MFAM Week 7: Out of Africa

MFAM header copy

Well I’m late. Again. Four out of seven weeks have been on time, so that’s not too bad, right? (Wrong.)

Anyway, this week’s project was inspired by a variety of pieces from the Nelson-Atkins Museum of Art’s collection of African art. This collection presented a unique challenge. Unlike previous week’s that focused on a particular country, empire, or art movement, this week we’re working with the art belonging to an entire continent, and very large continent at that. One with a huge variety of peoples, cultures, and belief systems.

The collection features textiles, masks, pottery, sculptures, and other objects, including a rather impressive beaded throne.

IMG_0805bBackground: impressive beaded throne (Cameroon, Bamileke Chiefdom of Bansoa)
Foreground: equally impressive mask (DRC, Kuba peoples)

Instead of choosing an individual piece to base my project on like I did in week five, I chose a recurring theme in the collection like I did in week four. For this project I decided to focus on pattern, as you can see in the photos of the Kuba peoples’ textile panels below and the mask above.




Patterns can also be found in a Ghanaian kente cloth.


I was lucky enough to have scored two skirts with great patterns for $1 each a while back, so I pulled them out of my stash and got to work. The colorful skirt is a very soft rayon blend and the brown and black skirt feels like linen, but didn’t have a tag.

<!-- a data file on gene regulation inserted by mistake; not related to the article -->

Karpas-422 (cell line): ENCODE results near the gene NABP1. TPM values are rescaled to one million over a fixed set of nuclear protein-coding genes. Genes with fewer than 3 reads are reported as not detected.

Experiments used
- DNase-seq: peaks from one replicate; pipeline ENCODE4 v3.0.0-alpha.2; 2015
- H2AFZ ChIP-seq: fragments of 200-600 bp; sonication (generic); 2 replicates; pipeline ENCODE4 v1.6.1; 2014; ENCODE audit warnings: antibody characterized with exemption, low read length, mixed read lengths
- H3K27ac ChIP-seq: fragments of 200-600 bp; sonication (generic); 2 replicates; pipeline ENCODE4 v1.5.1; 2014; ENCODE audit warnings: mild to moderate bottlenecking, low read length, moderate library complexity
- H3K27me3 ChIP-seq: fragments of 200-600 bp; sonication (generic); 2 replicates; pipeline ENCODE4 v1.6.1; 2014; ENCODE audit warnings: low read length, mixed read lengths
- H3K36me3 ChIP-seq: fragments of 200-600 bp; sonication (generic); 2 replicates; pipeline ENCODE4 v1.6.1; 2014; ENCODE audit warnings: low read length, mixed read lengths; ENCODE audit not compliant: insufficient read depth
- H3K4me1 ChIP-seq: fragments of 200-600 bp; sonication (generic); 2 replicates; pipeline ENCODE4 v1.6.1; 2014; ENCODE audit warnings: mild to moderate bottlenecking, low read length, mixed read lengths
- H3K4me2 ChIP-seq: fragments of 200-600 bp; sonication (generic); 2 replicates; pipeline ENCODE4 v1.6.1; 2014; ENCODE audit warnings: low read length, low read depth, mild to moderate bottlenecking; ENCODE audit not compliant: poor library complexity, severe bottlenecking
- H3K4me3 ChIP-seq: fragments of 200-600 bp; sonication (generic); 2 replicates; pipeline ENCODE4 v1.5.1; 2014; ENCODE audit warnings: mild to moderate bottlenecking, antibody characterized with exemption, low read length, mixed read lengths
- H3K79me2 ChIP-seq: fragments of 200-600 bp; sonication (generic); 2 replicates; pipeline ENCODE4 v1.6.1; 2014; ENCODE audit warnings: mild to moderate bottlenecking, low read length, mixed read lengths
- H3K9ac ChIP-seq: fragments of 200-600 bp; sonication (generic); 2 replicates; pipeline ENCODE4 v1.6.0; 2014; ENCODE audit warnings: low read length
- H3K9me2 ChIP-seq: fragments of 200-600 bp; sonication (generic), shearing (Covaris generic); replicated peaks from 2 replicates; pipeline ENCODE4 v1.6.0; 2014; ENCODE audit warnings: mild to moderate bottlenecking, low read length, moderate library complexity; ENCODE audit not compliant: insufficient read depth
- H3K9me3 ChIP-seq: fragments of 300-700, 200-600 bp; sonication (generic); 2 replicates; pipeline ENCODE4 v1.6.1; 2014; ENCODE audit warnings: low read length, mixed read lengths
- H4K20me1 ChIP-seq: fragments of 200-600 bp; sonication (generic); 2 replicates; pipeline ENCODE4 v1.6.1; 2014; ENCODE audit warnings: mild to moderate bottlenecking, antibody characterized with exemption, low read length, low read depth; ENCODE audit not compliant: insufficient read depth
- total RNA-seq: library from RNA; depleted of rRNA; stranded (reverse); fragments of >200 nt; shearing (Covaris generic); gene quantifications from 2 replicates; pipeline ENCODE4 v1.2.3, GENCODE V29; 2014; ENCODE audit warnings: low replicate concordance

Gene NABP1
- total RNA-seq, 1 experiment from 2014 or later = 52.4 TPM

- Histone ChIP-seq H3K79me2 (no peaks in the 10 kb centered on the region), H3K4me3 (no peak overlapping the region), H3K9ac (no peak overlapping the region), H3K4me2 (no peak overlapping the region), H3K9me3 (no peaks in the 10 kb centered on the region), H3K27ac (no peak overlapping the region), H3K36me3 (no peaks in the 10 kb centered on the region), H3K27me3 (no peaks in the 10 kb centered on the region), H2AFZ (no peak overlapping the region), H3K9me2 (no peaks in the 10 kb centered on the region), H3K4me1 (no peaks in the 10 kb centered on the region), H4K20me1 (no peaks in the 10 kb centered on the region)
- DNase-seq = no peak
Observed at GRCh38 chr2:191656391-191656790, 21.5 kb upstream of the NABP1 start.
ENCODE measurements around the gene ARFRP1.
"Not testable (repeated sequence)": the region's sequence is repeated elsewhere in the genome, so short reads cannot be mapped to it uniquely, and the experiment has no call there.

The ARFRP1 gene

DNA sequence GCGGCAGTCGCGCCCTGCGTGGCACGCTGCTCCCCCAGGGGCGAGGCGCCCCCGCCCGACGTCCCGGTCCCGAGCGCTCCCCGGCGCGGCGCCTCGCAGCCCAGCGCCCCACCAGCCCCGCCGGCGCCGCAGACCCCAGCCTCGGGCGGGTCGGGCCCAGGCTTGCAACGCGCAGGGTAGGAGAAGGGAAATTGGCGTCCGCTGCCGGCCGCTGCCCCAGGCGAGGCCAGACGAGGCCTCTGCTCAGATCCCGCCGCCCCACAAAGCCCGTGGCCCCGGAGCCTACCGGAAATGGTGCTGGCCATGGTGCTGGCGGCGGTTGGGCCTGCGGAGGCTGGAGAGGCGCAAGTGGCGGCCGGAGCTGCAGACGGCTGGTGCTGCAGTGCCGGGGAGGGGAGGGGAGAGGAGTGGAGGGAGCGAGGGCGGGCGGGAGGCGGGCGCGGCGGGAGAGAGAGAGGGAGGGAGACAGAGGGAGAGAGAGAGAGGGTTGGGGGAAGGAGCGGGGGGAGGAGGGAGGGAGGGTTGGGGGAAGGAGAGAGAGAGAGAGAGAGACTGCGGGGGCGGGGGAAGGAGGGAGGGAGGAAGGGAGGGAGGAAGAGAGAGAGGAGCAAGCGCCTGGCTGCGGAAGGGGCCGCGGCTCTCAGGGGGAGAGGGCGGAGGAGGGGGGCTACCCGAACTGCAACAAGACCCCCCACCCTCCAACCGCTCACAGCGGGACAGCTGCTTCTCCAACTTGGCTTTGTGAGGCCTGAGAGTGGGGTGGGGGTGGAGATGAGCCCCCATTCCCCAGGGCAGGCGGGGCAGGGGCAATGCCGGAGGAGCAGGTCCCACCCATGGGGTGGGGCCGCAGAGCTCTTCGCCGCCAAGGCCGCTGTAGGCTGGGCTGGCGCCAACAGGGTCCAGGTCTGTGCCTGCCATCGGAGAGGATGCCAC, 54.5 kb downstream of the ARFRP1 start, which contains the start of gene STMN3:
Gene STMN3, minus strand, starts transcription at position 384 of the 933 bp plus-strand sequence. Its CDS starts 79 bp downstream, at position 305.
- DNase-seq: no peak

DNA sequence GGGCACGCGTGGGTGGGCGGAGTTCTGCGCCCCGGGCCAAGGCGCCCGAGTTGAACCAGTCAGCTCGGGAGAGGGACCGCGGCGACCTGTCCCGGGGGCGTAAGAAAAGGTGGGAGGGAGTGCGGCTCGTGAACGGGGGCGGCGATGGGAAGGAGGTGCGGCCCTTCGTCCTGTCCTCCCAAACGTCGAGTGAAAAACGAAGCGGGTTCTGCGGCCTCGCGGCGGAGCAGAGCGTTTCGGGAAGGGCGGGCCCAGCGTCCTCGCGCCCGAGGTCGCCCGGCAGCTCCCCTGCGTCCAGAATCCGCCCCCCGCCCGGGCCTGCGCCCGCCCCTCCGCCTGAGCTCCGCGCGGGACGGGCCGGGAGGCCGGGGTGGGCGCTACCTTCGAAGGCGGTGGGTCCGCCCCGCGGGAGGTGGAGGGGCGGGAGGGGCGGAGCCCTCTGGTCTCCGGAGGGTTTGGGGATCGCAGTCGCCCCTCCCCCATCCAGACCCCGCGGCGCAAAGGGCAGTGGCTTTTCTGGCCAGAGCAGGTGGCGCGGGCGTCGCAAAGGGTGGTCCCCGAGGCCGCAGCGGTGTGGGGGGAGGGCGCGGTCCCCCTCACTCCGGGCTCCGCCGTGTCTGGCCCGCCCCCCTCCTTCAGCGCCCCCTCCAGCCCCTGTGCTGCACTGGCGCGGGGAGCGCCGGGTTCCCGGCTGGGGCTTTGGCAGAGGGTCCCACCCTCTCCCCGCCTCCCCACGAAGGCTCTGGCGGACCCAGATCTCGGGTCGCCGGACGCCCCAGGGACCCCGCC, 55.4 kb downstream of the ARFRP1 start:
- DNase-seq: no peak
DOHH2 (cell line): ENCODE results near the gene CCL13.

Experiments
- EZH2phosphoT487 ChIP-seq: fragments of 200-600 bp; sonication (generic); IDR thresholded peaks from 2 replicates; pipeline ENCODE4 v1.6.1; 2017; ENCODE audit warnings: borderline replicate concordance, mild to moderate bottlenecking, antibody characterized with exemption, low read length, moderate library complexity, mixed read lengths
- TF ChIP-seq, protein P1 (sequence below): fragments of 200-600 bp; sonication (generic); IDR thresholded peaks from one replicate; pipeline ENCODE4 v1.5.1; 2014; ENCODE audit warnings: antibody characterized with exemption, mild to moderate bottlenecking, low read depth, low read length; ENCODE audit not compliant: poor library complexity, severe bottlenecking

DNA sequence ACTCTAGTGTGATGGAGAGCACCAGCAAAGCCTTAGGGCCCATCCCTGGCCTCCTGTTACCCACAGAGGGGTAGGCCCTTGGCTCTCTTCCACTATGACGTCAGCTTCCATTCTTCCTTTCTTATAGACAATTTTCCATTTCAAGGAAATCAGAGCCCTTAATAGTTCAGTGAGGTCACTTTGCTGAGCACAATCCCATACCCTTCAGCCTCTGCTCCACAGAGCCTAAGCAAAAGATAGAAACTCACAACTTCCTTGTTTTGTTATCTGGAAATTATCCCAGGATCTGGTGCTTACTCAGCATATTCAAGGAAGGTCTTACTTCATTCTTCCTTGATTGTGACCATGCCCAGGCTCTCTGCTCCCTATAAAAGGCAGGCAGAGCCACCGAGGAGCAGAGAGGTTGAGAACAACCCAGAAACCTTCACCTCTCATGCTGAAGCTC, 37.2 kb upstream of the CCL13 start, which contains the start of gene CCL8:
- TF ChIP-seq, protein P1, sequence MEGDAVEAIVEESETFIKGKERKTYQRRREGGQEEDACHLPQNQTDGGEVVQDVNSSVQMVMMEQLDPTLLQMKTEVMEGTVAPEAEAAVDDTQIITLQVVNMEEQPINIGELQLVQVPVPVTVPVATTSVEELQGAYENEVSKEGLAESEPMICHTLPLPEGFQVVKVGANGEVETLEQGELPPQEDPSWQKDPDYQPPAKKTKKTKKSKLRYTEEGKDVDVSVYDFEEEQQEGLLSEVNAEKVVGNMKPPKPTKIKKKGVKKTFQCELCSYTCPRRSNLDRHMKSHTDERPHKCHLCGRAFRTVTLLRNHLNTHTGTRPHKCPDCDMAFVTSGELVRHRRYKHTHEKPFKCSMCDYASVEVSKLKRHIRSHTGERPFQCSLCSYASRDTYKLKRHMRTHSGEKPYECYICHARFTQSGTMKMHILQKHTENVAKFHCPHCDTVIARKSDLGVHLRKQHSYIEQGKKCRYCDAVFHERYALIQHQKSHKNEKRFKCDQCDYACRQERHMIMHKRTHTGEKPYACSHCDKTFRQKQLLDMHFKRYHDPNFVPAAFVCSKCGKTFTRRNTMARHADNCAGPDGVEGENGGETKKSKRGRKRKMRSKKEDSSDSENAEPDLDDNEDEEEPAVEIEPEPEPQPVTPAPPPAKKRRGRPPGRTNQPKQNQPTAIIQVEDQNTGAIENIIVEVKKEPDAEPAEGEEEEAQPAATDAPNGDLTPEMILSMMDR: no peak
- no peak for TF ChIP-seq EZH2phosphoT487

before copyLarge skirt + small skirt = ???

The brown and black skirt was way too tiny (If you can’t tell by the photo, it has a waist of about 23-24 inches. Yeah… Not happening.) so I decided to replace the original waistband with 3 inch wide elastic. First, I used a seam ripper to remove the original waistband. Once the waist was removed, it was obvious that i was dealing with a lot of fabric. I gathered up some of the excess, and then finished the skirt using this tutorial.

The pockets of the skirt kind of poofed out a bit when I put it on, so I added snaps to keep them closed.

skirtPoofy pocket on the far right.

Since the weather’s been getting chillier lately, I decided to turn the more vibrant skirt into another infinity scarf. (Because why not?) To do that I cut off the elastic waistband and followed the same steps I used of the Egyptian scarf, separating the skirt into four panels and reassembling the panels to form one large rectangular piece of fabric.

scarfThe cat was as helpful as ever.

Once the two skirts had been refashioned I paired them with a trusty black t-shirt, black shoes, and a black belt. (What can’t that color tie together?)

after 2 copyMFAM Week 7: African Art

Don’t forget to tune in next week for the next MFAM installment – which may or may not be posted on time – and remember, please don’t touch the art.

Image credits:
Mine, all mine.


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